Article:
Korea, the Pentagon and the nuclear issue

By Sam Marcy (March 31, 1994)
All facts and personages of great importance in world history, wrote Karl Marx in The Eighteenth Brumaire of Louis Bonaparte, occur twice: the first time as tragedy and the second as farce.

The 1950-53 Korean War and the attempt of the U.S. to begin the subjugation of the Asian continent can only be regarded as a great tragic event, considering the millions of casualties in the struggle. On the U.S. side alone, there were more than 50,000 deaths.

But now comes the attempt of the U.S. government to cast the Democratic Peoples Republic of Korea--the socialist government in the north--in the role of a villain attempting to subjugate south Korea. What a farce that is! It is one of those flights of imagination permissible to novelists, perhaps, but not historians.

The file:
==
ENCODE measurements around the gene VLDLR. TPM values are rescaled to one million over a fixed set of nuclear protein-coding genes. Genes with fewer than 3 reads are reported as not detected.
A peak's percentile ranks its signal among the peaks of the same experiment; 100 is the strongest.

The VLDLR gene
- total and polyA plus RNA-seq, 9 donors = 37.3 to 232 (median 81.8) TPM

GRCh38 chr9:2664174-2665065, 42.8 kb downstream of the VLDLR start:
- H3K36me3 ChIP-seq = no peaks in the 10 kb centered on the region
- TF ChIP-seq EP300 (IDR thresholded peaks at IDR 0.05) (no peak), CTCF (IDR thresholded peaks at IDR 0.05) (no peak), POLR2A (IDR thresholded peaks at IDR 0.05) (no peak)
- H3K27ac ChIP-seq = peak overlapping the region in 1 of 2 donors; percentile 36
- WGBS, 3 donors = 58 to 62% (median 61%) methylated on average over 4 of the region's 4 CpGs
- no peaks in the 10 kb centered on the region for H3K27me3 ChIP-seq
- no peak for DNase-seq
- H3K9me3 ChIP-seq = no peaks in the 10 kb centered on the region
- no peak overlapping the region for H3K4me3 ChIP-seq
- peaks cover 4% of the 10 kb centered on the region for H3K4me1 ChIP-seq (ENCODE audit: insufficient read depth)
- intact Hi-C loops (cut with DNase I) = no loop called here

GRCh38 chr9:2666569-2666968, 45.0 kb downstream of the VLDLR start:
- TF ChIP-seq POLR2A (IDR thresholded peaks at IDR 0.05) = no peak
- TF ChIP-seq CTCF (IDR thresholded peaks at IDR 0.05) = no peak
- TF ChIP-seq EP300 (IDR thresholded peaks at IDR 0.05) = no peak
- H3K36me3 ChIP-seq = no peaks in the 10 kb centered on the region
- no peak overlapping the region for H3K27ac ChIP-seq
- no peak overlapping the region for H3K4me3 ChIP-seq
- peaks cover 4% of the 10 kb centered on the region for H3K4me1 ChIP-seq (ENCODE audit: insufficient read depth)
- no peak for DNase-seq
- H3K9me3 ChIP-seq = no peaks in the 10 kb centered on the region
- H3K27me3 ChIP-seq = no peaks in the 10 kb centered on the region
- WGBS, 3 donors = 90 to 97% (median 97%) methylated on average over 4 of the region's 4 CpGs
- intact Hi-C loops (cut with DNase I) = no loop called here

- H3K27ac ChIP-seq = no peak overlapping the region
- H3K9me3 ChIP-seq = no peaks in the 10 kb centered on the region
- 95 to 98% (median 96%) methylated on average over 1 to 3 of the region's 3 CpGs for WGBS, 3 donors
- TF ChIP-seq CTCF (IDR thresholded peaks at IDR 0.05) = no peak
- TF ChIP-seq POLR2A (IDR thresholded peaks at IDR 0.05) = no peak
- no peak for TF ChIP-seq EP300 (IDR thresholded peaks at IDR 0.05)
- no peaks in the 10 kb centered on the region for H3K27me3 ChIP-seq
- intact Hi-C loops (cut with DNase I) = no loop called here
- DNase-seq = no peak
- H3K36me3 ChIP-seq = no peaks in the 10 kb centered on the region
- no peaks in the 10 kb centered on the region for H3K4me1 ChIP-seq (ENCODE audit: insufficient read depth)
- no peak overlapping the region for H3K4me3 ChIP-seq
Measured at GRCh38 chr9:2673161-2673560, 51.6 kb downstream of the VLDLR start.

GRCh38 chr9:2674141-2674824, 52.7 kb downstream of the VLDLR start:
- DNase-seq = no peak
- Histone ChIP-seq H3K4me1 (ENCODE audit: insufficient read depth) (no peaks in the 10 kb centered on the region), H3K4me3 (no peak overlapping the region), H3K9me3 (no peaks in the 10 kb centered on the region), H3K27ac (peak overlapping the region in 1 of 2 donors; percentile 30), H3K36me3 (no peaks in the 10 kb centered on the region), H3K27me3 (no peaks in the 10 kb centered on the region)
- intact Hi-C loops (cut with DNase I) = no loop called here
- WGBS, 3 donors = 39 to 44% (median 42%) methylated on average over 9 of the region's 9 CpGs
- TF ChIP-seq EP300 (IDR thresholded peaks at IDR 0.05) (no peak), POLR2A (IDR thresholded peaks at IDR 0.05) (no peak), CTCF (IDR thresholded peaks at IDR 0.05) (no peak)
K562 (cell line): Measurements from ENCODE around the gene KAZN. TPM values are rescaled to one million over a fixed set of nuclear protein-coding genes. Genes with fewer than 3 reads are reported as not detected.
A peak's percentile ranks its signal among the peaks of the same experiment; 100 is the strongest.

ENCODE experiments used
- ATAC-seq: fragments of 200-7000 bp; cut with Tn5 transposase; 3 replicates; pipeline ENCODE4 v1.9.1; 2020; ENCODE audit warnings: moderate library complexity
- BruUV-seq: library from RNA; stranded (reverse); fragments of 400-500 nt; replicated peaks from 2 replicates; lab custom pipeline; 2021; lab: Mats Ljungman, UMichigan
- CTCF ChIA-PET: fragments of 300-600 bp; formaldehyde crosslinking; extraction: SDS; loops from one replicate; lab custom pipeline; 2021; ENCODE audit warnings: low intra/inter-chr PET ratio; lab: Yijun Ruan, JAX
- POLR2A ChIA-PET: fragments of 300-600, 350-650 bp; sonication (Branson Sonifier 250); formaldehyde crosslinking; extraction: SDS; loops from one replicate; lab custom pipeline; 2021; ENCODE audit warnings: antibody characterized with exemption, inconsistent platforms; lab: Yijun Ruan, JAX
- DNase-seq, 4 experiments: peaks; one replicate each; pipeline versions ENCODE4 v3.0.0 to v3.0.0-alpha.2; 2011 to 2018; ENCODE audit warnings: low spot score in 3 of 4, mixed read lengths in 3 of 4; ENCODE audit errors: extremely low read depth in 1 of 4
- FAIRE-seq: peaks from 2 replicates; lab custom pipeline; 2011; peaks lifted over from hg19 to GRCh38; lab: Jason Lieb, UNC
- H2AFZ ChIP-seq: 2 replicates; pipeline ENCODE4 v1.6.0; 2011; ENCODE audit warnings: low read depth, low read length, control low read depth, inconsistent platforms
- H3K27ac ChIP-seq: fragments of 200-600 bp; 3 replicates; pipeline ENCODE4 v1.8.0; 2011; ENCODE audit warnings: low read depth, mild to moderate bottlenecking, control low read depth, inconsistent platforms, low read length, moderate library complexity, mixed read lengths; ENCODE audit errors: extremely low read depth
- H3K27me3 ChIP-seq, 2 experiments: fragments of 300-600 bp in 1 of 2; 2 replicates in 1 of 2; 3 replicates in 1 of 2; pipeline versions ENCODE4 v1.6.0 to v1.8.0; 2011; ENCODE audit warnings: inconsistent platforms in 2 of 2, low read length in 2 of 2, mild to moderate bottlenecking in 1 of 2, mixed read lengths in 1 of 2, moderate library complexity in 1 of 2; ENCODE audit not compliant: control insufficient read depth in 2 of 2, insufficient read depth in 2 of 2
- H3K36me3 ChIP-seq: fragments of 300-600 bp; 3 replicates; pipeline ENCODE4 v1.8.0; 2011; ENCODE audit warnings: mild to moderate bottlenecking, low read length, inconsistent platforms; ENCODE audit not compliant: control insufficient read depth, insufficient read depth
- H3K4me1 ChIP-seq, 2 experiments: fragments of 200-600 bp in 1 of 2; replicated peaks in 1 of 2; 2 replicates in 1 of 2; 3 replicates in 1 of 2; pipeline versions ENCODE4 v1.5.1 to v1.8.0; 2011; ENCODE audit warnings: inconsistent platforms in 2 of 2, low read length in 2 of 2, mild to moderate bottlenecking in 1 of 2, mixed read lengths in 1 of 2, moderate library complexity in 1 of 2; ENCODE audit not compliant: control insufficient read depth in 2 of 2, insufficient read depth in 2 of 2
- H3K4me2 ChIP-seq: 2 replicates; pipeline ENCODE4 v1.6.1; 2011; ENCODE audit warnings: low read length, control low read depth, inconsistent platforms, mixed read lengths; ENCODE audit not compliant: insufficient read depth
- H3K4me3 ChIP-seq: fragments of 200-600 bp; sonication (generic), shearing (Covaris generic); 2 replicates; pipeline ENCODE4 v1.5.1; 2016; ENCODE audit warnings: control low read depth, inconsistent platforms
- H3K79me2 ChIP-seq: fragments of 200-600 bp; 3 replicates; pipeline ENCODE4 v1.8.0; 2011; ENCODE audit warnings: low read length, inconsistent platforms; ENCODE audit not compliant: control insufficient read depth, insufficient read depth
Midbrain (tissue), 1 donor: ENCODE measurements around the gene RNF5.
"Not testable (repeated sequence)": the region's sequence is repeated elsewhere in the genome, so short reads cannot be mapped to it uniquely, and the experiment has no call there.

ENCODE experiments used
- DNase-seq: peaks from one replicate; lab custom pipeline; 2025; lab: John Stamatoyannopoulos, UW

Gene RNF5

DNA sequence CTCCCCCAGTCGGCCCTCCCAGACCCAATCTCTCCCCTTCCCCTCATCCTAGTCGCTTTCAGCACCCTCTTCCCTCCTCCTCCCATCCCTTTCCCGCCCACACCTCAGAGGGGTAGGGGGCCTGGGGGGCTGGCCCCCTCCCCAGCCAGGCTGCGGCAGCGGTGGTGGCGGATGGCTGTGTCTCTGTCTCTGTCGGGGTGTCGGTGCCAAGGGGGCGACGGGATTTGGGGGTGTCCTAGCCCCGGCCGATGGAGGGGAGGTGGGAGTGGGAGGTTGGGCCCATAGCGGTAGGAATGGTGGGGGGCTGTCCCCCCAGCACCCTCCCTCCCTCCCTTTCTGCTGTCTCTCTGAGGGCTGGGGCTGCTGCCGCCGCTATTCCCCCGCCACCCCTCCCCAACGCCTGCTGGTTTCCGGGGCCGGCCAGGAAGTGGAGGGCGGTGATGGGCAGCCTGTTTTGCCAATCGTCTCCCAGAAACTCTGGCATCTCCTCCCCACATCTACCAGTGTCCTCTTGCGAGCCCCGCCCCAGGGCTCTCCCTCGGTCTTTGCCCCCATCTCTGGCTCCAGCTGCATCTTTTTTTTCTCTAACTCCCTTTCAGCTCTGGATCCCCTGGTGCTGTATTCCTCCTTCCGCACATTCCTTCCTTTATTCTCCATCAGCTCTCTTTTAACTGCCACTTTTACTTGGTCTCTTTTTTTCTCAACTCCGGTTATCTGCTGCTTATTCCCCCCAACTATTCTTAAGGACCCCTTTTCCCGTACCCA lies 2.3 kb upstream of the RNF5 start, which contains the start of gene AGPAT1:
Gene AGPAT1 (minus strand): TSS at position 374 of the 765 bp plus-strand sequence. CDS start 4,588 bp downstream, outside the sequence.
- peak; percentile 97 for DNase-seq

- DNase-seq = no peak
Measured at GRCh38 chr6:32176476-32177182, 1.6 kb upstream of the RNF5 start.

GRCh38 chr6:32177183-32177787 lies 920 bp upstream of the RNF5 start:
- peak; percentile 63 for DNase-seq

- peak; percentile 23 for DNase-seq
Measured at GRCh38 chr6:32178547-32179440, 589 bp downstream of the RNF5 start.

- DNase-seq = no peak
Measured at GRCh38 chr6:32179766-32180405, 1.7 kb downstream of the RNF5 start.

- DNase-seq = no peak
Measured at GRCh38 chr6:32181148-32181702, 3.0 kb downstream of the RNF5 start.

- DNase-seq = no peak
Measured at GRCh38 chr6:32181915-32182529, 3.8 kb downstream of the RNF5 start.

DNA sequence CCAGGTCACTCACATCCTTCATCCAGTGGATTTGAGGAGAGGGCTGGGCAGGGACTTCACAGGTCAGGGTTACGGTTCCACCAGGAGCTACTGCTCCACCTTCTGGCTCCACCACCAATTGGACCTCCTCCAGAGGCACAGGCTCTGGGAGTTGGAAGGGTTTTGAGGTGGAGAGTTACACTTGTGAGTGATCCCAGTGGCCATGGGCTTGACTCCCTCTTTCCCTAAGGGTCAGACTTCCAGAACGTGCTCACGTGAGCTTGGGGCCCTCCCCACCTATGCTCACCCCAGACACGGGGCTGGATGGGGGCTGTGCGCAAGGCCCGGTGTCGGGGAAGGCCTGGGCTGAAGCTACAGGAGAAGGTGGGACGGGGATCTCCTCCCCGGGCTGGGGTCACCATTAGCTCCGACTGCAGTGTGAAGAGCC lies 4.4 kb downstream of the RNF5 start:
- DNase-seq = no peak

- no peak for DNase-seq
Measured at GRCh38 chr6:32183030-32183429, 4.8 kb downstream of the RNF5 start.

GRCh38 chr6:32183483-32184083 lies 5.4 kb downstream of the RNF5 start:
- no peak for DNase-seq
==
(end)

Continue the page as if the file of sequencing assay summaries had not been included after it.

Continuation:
At the present moment, the U.S. is resorting to truly desperate means to try and demonstrate that the DPRK is engaged, both secretly and overtly, in a villainous scheme to become a nuclear power without the authorization of Washington and Wall Street.

What is the IAEA?

What is the truth about the controversy between the U.S. and the DPRK?

Some years ago, the U.S. decided to set up an international committee whose purpose was to monitor nuclear technology that had a potential for developing weapons. The U.S. persuaded such imperialist powers as Britain and France to be part of it, and included most Western capitalist countries.